You want a real expert with documented credentials helping you plan your financial future and invest your assets in the securities markets.

Real experts have valid, documented credentials that include degrees, experience, and high quality certifications.

Experience: Years of experience is the best way for advisors to become real financial experts.

Education: Degrees should be from accredited institutions. Use the Internet to research schools you may not have heard of. Some advisors buy degrees to appear more knowledgeable than they really are.

Certifications: Also called designations, certifications are the best way for advisors to acquire specialized knowledge in shorter time periods. Some certifications are extremely valuable (CFA, CFP, CIMA, CPA). 35% of certifications are fake (Source: Paladin Research).

Associations: Membership in quality associations can also be a source of specialized knowledge if the organizations have continuing education requirements.

Firm Credentials: Some advisors represent firms that employ or license multiple professionals. Some of these professionals may impact your financial results.

Tip: Real experts have good educations, years of experience, and high quality certifications and designations.

A. Years of Financial Experience
  • 15 Years
B. College, Degrees, Years
  • SUNY Geneseo - BA Psychology
C. Current Certifications
D. Financial Industry Associations (Active Memberships)
  • Rochester Estate Planning Council

VI. Registration, Licensing,
Compliance

You want a real financial expert. You also want an expert you can trust.

Registration: Only Registered Investment Advisors (firms) and Investment Advisor Representatives (professionals) can provide financial advice and ongoing services for fees.

Type of Registration: RIAs with less than $100 million of assets register with your state’s Securities Commissioner. RIAs with more than $100 million of assets register with the Securities and Exchange Commission.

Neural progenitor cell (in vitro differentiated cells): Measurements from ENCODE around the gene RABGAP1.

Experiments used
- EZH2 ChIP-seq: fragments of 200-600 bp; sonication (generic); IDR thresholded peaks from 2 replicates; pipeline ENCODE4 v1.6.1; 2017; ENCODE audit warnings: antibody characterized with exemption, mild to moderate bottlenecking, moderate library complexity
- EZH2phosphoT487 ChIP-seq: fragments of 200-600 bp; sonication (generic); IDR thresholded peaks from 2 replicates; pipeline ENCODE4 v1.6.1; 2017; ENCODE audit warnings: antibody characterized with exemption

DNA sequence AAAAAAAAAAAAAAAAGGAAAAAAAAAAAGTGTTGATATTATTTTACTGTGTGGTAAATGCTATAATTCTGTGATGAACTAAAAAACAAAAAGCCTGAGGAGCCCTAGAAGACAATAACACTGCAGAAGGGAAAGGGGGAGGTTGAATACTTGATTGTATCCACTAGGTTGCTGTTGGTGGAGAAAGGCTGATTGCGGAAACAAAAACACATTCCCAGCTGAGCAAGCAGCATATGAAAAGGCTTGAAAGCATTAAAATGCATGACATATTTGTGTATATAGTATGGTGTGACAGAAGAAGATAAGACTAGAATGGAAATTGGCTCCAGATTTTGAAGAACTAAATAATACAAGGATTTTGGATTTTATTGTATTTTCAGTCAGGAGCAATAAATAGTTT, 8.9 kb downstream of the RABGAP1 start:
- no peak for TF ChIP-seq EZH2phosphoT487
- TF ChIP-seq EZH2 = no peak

Industry Licenses: These licenses permit advisors to sell investment and insurance products for commissions.

Registration & License Numbers: Use the advisor and firm’s registration and license numbers to check compliance records at: FINRA.org, SEC.gov, your State’s Securities Commissioner, and your State’s Insurance Commissioner.

State Licensing: Make sure the advisor is licensed to sell investment and insurance products in your state. Make sure the advisor is properly licensed before you buy.

Financial Fiduciary: RIAs and IARs are fiduciaries who are held to the highest ethical standards in the financial service industry. Salesmen are held to lower ethical standards that do not require them to put your financial interests first.

Compliance Record (Investment): Does an advisor or firm have disclosures on compliance records that are maintained by FINRA.org, SEC.gov, or your state’s Securities Commissioner?

Compliance Record (Insurance): Does an advisor or firm have disclosures on compliance records that are maintained by your state’s Insurance Commissioner?

Criminal Disclosures: It may be hard to believe, but convicted felons can obtain securities licenses if their crimes were not securities related.

Additional Disclosures: Advisors and firms have the option of providing additional disclosures that are published on their Paladin Research Reports.

ADVs: RIAs file ADVs with the Securities and Exchange Commission. These documents provide valuable information about advisory firms.

Links: Click on these links to view additional information about advisors and firms on third party websites.

A. RIA/IAR Registration
  • RIA and IAR
B. Type of RIA Registration
  • SEC
C. Registration & License Numbers
  • CRD: 5039125
  • IARD: 285044
  • Insurance:
D. State Licences
  • Financial Advice, Services for Fees: All 50 States
  • Investment Products for Commission:
  • Insurance Products for Commission:
E. Compliance Record (Investment)
F. Compliance Record (Insurance)
G. Additional Disclosure(s)
  • Please see our Form ADV Part 2A for Fees for Advisory Services - Page 6 https://www.lynnleighco.com/wp-content/uploads/2018/06/ADV-2A-LynnLeigh_05_30_2018.pdf
H. View our ADV(s)
I. Links

VII. Business Data & Practices

Part VII describes the advisor’s business and practices. How does the advisor’s business practices compare to other professionals you are considering?

Business Philosophy: Every advisor has a business philosophy. This makes philosophy a differentiating characteristic. Compare philosophies and select the one that has the highest probability of helping you achieve your financial goals.

Minimum Asset Requirement: A high percentage of financial advisors have minimum asset requirements for new clients. Advisors with bigger practices tend to have higher minimums. Advisors with smaller practices tend to have lower minimums. Some advisors will work with anyone who would benefit from their services.

Number of Current Clients: An indicator for the scope of an advisor or firm’s current business.